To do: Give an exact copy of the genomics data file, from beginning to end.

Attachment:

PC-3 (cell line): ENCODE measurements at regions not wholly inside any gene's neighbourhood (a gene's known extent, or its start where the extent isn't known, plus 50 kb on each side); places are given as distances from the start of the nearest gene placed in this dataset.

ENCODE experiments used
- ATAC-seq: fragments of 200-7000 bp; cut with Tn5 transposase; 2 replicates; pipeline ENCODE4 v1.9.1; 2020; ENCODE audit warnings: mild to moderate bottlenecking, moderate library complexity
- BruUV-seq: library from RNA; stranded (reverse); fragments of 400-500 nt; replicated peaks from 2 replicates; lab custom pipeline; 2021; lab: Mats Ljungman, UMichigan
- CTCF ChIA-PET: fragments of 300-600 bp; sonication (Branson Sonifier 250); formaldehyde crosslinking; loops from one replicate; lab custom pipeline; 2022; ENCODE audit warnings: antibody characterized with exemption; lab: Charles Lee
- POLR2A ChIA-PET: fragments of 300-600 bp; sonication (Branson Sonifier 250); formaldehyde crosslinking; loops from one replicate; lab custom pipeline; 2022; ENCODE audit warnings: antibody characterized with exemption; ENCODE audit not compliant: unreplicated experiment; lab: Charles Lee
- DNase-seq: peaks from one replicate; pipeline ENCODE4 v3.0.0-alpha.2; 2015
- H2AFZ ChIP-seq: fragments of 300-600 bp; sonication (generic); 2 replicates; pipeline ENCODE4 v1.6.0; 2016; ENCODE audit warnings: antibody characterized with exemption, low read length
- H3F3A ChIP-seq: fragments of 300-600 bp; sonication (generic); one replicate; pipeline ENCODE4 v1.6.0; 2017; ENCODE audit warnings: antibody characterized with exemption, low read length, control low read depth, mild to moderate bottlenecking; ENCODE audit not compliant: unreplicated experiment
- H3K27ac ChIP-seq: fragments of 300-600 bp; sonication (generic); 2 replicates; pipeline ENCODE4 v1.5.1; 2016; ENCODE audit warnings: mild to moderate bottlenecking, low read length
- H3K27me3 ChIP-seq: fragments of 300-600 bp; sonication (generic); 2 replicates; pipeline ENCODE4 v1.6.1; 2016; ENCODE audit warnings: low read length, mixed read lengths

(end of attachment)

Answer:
PC-3 (cell line): ENCODE measurements at regions not wholly inside any gene's neighbourhood (a gene's known extent, or its start where the extent isn't known, plus 50 kb on each side); places are given as distances from the start of the nearest gene placed in this dataset.

ENCODE experiments used
- ATAC-seq: fragments of 200-7000 bp; cut with Tn5 transposase; 2 replicates; pipeline ENCODE4 v1.9.1; 2020; ENCODE audit warnings: mild to moderate bottlenecking, moderate library complexity
- BruUV-seq: library from RNA; stranded (reverse); fragments of 400-500 nt; replicated peaks from 2 replicates; lab custom pipeline; 2021; lab: Mats Ljungman, UMichigan
- CTCF ChIA-PET: fragments of 300-600 bp; sonication (Branson Sonifier 250); formaldehyde crosslinking; loops from one replicate; lab custom pipeline; 2022; ENCODE audit warnings: antibody characterized with exemption; lab: Charles Lee
- POLR2A ChIA-PET: fragments of 300-600 bp; sonication (Branson Sonifier 250); formaldehyde crosslinking; loops from one replicate; lab custom pipeline; 2022; ENCODE audit warnings: antibody characterized with exemption; ENCODE audit not compliant: unreplicated experiment; lab: Charles Lee
- DNase-seq: peaks from one replicate; pipeline ENCODE4 v3.0.0-alpha.2; 2015
- H2AFZ ChIP-seq: fragments of 300-600 bp; sonication (generic); 2 replicates; pipeline ENCODE4 v1.6.0; 2016; ENCODE audit warnings: antibody characterized with exemption, low read length
- H3F3A ChIP-seq: fragments of 300-600 bp; sonication (generic); one replicate; pipeline ENCODE4 v1.6.0; 2017; ENCODE audit warnings: antibody characterized with exemption, low read length, control low read depth, mild to moderate bottlenecking; ENCODE audit not compliant: unreplicated experiment
- H3K27ac ChIP-seq: fragments of 300-600 bp; sonication (generic); 2 replicates; pipeline ENCODE4 v1.5.1; 2016; ENCODE audit warnings: mild to moderate bottlenecking, low read length
- H3K27me3 ChIP-seq: fragments of 300-600 bp; sonication (generic); 2 replicates; pipeline ENCODE4 v1.6.1; 2016; ENCODE audit warnings: low read length, mixed read lengths